Investors Will Win From Fund Fee Shakeup

Fidelity has widened the gap between what active funds charge and what they ought to charge – and this will benefit investors in the long run

Jeffrey Ptak 14 August, 2018 | 12:55PM
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Are Zero Fee Funds the Future?

Fidelity’s zero-fee index funds don’t come as a complete shock, as pundits have been speculating for some time that indexing would one day become a throw-in.

The cost of the cheapest passive funds and ETFs was already hovering just above zero before Fidelity’s move, after all. But it’s still startling to see fund investing cross this particular Rubicon. Indeed, investment products like funds have tended to be viewed not as a means to an end but as a destination themselves. If this doesn’t shatter that illusion, it certainly cracks it.

Yes, it’s true that market-cap indexing is a different kettle of fish altogether: a commodity business won on scale and price, where it makes perfect sense for fees to approach zero. Yet, it’s an open secret in the fund business that many active funds charge a premium for delivering what’s basically just broad-market exposure.

With Fidelity making that exposure free, it only further widens the gap – if more symbolically, than economically – between what active funds charge and what they ought to charge. And with that will come still more fee pressure, consolidation and change.

It’ll also reverberate in the passive investing business and entrench the position of the biggest players like Vanguard and BlackRock.

Industry implications aside, it’s hard to see this as anything but a positive development for investors. If costs threaten successful investing, the shift to zero-fee investing neutralises that threat. Investors stand to keep nearly all of what their fund investments earn and it’s hard to argue with that proposition.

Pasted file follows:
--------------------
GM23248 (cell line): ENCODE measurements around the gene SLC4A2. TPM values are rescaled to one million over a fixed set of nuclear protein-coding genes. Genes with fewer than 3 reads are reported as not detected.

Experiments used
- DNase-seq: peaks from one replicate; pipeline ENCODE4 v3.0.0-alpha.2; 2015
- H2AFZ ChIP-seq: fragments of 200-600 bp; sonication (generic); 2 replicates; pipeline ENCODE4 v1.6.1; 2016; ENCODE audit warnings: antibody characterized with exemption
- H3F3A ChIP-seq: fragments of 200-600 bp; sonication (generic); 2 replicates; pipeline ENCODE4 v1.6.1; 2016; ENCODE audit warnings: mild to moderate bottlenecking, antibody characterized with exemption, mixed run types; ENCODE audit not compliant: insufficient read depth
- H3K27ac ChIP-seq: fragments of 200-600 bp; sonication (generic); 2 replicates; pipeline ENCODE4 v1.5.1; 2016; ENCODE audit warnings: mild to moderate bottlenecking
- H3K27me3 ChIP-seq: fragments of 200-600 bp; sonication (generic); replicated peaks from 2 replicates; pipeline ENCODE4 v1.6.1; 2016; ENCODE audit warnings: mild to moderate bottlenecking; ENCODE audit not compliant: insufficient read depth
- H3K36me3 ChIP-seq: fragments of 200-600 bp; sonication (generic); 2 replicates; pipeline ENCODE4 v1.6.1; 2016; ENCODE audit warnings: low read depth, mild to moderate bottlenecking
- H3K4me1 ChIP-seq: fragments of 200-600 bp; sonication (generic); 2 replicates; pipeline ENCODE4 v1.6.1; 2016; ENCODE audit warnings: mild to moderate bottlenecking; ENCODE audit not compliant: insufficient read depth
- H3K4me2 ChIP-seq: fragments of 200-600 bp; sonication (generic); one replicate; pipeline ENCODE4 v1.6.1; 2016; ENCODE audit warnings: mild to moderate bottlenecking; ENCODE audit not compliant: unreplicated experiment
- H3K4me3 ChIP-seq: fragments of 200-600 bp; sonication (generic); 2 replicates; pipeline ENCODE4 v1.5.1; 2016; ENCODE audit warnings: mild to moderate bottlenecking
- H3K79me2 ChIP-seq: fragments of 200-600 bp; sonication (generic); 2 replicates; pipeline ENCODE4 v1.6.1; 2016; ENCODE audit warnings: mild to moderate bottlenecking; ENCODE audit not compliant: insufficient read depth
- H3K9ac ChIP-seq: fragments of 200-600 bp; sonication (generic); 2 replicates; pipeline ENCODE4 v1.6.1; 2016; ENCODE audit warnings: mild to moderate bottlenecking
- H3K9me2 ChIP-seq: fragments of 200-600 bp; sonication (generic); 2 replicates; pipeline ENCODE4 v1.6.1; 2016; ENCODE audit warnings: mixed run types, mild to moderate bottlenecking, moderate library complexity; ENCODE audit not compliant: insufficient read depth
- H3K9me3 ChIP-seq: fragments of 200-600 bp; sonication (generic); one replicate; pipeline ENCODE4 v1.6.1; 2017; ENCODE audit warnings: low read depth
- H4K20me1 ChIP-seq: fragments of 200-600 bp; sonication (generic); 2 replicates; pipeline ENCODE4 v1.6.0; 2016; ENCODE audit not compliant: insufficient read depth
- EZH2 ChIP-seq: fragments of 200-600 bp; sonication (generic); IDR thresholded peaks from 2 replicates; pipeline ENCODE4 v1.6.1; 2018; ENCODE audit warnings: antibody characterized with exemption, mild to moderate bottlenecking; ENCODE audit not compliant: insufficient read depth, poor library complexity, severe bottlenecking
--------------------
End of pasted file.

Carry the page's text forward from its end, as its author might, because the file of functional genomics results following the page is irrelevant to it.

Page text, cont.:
Investors should be aware they are in the middle of a business that’s undergoing a pretty dramatic reordering and transformation. Alpha – outperforming the benchmark – is being pounded by intense competition into beta; investing is increasingly being supplanted by advice; products are being elbowed aside by more-encompassing “solutions”; and costs are being displaced from one area – the fund – to another – the intermediary/adviser.

Technology Will Transform the Industry

The rise of low-cost, unbundled investing and fee-based advice represents a rejection of the “free” that had dominated as the status quo for years. In effect, this most recent shift to “free” is the culmination of a process that’s seen investors try to separate their alpha from their beta, their investment cost from their transaction cost, and their investments from their planning and advice. They don’t want them mushed together; they want them mercilessly pried apart and priced separately.

But if the old “free” left investors with stubbornly high investment expenses from embedded advice and other charges, will the new “free” – where they pay a pittance for their investments but incur other external costs like adviser fees – have similar unintended consequences? That’s the full circle one doesn’t want to see completed, where costs are shifted elsewhere but not truly eliminated.

The good news is that a repeat of the past seems unlikely because of technology. Just as automation has ushered in the rise of low-cost quantitative and passive investing, so too is it likely to enable cheap delivery of advice and dissemination of data and information by which to compare the quality and price of advice.

That process is already well underway, with the advent of robo advisers. In addition, services that track advisor fees are becoming more commonplace. If anything, progress in this area is accelerating, which makes it increasingly likely that the advice business will pass through the same crucible of unbundling and economising that the fund business has.

The new Fidelity zero-fee index funds don’t represent a quantum-leap in low-cost investing, but they continue to march the industry in a direction that puts investors front and centre, where they belong.

The information contained within is for educational and informational purposes ONLY. It is not intended nor should it be considered an invitation or inducement to buy or sell a security or securities noted within nor should it be viewed as a communication intended to persuade or incite you to buy or sell security or securities noted within. Any commentary provided is the opinion of the author and should not be considered a personalised recommendation. The information contained within should not be a person's sole basis for making an investment decision. Please contact your financial professional before making an investment decision.

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Jeffrey Ptak  Head of Manager Research

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